Stocks start the earnings season at record highs, and now it's up to corporate America to keep the rally going.
About 65 S&P 500 companies release earnings in the first big week of the second-quarter reporting season, with blue chips Johnson & Johnson, American Express, Goldman Sachs, Microsoft and General Electric among them. Profits for the S&P 500 companies are expected to rise more than 8 percent after the first quarter's 15 percent gain, according to Thomson Reuters.
Earnings are expected to carry the ball for market bulls, but there will also be a strong focus on central banks and Washington after a number of big surprises in the past week. For one, Fed Chair Janet Yellen upended a global move higher in interest rates, as well as a turnaround in the dollar, with surprisingly dovish comments on interest rates and inflation.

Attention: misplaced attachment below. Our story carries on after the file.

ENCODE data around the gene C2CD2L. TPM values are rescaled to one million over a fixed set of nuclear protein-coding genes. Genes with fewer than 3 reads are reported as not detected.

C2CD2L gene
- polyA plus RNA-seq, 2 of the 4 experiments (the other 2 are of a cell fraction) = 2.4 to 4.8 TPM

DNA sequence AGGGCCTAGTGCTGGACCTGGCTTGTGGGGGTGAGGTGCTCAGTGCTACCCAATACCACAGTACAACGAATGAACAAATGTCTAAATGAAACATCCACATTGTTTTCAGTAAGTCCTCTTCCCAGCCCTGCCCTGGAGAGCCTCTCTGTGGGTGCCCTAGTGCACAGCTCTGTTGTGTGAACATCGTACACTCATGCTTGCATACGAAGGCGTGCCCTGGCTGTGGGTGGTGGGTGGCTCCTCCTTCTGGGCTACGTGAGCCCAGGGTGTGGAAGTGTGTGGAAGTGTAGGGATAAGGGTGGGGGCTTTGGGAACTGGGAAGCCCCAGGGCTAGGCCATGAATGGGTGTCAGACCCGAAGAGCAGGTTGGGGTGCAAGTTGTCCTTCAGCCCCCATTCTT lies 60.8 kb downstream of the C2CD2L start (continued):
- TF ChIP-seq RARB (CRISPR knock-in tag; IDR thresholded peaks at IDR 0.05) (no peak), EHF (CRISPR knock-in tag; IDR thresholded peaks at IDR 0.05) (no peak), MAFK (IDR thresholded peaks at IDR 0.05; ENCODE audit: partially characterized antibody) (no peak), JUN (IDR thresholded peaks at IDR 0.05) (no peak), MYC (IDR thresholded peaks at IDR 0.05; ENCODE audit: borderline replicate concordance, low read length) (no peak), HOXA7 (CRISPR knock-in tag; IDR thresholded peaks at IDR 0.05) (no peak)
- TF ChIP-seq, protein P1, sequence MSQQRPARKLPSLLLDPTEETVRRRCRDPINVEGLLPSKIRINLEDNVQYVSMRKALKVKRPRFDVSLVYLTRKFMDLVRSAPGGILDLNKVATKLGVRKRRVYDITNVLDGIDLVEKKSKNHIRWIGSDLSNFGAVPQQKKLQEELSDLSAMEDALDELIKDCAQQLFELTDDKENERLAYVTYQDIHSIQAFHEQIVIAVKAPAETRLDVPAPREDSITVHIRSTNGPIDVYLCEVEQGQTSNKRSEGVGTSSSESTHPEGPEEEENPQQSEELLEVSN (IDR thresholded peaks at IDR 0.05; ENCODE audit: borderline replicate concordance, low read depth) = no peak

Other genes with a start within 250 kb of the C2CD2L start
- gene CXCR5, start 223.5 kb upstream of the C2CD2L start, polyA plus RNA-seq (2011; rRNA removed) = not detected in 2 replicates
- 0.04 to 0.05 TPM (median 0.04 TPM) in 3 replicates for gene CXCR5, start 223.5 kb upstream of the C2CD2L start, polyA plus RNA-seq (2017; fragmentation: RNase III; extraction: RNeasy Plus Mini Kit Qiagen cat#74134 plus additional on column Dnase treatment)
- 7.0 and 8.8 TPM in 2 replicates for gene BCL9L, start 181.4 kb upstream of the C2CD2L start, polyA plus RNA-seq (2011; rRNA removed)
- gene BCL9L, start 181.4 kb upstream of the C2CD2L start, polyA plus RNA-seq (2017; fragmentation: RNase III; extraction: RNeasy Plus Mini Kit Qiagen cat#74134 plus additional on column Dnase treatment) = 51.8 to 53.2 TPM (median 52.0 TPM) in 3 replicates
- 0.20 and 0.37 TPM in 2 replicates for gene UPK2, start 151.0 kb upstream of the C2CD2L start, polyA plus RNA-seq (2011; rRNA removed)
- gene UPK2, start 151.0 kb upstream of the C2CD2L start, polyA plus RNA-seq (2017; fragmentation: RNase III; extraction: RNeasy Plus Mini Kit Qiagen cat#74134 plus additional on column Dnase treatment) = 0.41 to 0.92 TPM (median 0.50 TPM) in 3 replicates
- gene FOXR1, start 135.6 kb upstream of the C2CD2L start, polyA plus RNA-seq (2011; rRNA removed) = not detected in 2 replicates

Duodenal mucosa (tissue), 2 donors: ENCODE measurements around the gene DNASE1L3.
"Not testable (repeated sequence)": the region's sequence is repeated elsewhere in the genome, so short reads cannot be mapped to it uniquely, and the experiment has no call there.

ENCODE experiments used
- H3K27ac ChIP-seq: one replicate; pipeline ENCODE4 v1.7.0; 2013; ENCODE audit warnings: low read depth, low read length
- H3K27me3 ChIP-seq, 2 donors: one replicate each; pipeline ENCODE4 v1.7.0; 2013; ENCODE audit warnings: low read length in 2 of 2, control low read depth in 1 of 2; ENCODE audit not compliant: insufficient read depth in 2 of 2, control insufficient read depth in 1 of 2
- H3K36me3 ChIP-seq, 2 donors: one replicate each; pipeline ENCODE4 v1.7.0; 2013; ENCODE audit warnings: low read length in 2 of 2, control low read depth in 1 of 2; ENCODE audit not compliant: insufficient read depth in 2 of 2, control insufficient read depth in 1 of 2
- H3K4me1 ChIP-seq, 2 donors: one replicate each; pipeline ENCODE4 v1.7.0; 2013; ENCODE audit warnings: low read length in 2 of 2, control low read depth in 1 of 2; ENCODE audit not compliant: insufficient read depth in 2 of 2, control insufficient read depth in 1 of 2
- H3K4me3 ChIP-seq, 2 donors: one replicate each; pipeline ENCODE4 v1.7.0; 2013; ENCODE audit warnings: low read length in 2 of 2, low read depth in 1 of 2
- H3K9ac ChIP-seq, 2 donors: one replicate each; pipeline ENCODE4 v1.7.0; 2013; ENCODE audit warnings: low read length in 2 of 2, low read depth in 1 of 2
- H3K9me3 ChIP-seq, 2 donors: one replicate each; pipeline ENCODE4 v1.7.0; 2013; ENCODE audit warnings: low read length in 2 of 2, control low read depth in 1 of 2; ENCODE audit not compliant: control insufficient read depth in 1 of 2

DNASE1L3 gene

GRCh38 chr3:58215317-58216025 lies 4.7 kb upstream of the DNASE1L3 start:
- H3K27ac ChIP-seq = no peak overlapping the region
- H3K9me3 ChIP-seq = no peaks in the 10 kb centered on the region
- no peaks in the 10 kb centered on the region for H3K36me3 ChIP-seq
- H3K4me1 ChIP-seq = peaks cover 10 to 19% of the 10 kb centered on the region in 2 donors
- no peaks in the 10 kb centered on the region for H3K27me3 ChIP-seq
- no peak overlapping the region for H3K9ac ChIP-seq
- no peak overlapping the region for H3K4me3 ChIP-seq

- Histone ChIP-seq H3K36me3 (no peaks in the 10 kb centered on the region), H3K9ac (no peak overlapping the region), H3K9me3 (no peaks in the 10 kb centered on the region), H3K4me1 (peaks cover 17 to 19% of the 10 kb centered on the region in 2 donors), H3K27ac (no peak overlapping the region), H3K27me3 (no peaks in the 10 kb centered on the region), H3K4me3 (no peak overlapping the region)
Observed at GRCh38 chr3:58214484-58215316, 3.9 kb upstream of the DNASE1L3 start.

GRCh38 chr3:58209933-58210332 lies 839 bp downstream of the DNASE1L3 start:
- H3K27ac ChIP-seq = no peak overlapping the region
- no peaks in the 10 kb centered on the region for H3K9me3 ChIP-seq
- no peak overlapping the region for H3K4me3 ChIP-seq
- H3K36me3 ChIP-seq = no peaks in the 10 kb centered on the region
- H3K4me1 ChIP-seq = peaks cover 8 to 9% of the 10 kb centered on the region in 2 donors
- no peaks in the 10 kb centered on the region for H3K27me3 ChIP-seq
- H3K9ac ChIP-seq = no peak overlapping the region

CPI inflation data came in soft Friday, and that reinforced her caution. That helped boost stocks, but it broke the uptrend in sovereign yields, and now has traders focused on meetings by the Bank of Japan Tuesday and European Central Bank Thursday. Fed officials meet the following week, and they don't have speaking engagements in the week ahead of a meeting.
There was also a stunning revelation from Donald Trump Jr. that he agreed to meet last year during the campaign with a Russian lawyer, who was offering him dirt on Hillary Clinton with the blessing of the Russian government.
Stocks shrugged that off, but traders kept their focus on Washington, as the Senate released a new health-care bill due for a vote in the coming week. That vote could either help boost market expectations that some part of the Trump agenda will be completed, or discourage it.
"The market from a sector perspective is focused on Trump, but the market overall is not focused on Trump. But as long as you're getting good earnings, the market will continue to give Washington time," said Daniel Clifton, head of policy research at Strategas.